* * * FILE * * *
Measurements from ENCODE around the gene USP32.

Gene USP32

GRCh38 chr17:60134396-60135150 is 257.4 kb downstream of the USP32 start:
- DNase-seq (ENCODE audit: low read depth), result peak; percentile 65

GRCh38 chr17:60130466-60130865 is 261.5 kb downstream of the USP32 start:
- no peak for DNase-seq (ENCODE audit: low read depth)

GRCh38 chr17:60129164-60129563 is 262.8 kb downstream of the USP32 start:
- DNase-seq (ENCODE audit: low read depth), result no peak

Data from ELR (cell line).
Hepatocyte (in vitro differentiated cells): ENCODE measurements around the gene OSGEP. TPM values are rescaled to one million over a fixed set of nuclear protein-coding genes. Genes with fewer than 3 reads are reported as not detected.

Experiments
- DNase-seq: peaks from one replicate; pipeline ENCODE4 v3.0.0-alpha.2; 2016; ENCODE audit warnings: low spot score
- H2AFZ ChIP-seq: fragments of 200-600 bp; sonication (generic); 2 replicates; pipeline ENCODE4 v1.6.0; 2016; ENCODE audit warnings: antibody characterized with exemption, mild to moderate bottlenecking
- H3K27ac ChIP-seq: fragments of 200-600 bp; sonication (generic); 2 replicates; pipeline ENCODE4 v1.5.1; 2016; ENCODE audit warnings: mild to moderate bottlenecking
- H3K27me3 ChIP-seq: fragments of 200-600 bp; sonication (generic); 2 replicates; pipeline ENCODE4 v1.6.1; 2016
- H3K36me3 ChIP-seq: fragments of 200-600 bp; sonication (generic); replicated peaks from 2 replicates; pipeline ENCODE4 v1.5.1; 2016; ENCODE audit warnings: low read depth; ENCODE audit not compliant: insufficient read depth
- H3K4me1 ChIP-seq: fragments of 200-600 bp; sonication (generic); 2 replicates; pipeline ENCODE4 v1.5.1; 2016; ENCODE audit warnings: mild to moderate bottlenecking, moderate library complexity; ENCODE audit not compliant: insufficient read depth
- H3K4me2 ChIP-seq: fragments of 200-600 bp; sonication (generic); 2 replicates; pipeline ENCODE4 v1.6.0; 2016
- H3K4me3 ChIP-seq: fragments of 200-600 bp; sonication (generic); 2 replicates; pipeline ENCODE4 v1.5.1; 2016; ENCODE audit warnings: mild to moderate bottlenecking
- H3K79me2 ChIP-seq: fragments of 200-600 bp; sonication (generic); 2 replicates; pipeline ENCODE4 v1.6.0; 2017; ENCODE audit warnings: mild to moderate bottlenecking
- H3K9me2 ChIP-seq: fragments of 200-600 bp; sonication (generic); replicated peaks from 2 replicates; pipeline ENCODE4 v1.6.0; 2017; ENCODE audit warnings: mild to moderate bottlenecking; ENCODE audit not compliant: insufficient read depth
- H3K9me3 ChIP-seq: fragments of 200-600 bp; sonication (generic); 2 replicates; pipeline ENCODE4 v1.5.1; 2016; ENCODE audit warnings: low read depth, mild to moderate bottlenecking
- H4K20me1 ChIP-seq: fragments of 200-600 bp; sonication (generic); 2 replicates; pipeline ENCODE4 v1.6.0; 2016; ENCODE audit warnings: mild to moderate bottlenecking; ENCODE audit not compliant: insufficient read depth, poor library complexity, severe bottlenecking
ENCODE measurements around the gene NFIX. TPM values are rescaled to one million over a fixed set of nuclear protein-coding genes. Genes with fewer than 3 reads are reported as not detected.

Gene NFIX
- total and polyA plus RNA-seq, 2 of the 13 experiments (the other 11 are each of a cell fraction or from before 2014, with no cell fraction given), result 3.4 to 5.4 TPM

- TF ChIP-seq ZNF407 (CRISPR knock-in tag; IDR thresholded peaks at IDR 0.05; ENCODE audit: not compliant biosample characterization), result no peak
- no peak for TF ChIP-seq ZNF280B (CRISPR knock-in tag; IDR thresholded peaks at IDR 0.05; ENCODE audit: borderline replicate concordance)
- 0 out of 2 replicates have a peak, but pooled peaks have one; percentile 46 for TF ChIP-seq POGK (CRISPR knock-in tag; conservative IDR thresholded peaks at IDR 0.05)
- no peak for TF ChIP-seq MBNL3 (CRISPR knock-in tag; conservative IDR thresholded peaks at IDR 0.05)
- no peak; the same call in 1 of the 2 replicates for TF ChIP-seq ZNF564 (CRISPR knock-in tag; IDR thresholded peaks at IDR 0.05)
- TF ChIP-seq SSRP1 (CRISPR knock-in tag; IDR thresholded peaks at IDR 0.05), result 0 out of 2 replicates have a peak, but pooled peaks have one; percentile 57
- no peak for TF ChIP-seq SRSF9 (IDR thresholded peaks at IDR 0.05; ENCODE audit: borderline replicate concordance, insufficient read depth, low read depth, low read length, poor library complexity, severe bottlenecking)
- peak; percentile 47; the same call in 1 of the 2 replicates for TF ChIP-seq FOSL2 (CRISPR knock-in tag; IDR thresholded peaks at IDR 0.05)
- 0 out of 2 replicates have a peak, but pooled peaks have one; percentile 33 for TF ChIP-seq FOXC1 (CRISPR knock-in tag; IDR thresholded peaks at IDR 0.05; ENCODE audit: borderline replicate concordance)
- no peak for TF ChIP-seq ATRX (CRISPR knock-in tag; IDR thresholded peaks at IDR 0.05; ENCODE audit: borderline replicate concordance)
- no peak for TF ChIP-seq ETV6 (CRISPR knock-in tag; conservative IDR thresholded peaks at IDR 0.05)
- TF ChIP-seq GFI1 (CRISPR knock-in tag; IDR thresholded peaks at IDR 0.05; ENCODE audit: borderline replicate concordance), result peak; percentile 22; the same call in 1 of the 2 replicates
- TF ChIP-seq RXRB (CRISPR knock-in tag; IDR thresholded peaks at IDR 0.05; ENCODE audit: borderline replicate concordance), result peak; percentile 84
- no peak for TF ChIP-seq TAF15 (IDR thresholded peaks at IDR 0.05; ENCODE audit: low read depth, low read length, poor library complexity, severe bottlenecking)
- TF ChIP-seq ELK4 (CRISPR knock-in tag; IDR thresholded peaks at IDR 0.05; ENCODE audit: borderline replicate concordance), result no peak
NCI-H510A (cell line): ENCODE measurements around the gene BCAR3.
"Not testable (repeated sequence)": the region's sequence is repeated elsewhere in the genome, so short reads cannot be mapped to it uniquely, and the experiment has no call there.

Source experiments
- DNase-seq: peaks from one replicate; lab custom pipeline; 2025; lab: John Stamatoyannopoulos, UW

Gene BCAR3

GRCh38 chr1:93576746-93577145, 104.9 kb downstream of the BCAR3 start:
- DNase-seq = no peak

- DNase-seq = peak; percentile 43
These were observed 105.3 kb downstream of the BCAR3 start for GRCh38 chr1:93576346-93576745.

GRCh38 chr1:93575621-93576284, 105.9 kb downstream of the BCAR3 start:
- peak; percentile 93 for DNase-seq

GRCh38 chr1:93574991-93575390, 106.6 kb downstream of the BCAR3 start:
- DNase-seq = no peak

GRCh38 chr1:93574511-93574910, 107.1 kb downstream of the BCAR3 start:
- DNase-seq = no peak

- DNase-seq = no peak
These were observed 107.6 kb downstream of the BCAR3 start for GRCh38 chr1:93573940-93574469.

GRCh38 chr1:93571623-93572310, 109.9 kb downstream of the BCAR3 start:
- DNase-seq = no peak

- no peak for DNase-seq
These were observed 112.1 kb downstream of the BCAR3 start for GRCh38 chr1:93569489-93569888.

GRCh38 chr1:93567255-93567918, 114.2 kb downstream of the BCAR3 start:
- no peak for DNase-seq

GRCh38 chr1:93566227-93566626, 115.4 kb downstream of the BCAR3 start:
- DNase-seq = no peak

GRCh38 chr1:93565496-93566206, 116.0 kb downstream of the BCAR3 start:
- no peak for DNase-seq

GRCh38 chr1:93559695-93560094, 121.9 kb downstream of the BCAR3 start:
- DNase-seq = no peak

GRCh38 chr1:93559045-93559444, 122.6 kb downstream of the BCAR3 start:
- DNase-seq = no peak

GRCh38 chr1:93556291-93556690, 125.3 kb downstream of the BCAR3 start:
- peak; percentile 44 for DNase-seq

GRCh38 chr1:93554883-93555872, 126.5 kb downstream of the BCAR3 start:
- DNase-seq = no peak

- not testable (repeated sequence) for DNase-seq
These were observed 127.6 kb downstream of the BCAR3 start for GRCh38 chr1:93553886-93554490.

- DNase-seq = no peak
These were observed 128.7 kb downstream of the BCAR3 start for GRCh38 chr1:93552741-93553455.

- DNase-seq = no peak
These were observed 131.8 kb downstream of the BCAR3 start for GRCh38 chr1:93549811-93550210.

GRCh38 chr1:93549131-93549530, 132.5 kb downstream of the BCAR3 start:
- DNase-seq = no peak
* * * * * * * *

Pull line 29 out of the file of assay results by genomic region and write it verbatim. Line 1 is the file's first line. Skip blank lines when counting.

- 0 out of 2 replicates have a peak, but pooled peaks have one; percentile 46 for TF ChIP-seq POGK (CRISPR knock-in tag; conservative IDR thresholded peaks at IDR 0.05)